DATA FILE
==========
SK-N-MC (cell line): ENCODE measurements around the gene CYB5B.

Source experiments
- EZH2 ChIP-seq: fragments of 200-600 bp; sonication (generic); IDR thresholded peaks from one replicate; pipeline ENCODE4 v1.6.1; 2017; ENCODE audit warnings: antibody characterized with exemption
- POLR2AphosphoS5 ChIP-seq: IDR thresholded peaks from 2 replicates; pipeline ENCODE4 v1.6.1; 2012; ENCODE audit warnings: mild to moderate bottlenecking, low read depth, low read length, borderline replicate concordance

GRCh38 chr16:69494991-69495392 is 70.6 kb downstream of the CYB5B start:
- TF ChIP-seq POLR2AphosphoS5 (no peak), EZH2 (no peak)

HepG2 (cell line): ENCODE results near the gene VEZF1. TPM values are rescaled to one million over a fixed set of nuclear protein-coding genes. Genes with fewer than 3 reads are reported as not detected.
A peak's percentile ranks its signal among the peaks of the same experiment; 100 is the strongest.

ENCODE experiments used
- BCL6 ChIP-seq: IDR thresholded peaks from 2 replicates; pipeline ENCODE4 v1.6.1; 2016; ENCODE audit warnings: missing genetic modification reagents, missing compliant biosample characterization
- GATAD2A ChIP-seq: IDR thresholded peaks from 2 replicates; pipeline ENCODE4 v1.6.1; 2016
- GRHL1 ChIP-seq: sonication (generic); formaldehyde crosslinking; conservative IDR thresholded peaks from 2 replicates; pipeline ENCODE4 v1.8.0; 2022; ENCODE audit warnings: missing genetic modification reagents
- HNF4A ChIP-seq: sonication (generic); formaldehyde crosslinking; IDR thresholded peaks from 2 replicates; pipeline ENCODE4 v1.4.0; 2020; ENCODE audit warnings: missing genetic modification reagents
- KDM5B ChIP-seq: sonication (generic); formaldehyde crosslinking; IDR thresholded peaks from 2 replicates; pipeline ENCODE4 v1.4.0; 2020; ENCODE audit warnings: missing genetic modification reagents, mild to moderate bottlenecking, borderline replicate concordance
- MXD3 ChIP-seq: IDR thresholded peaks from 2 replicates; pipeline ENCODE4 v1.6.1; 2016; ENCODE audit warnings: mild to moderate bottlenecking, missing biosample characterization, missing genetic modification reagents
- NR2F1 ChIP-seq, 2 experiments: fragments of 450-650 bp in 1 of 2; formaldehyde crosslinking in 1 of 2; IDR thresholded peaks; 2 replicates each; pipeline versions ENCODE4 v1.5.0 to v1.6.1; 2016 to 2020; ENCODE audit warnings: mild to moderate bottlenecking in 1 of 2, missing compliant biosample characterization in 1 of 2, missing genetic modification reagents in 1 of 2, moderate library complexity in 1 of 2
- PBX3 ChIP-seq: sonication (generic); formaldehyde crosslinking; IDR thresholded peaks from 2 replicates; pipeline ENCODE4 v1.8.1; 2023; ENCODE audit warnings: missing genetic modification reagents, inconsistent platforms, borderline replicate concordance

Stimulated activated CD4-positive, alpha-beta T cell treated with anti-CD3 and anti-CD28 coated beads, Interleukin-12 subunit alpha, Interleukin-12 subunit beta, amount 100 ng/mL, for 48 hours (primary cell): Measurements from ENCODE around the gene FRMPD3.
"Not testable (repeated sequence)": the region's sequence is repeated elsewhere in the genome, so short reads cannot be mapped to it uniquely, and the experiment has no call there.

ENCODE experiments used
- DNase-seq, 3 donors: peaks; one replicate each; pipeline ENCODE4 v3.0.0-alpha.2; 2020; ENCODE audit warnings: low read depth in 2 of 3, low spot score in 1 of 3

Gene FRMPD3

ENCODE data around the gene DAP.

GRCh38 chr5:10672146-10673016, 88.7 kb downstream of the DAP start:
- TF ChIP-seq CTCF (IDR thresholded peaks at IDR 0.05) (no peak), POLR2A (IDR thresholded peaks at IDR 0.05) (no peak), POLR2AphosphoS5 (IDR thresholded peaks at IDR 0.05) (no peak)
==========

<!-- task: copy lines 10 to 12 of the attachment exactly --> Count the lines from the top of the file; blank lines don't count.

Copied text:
- BCL6 ChIP-seq: IDR thresholded peaks from 2 replicates; pipeline ENCODE4 v1.6.1; 2016; ENCODE audit warnings: missing genetic modification reagents, missing compliant biosample characterization
- GATAD2A ChIP-seq: IDR thresholded peaks from 2 replicates; pipeline ENCODE4 v1.6.1; 2016
- GRHL1 ChIP-seq: sonication (generic); formaldehyde crosslinking; conservative IDR thresholded peaks from 2 replicates; pipeline ENCODE4 v1.8.0; 2022; ENCODE audit warnings: missing genetic modification reagents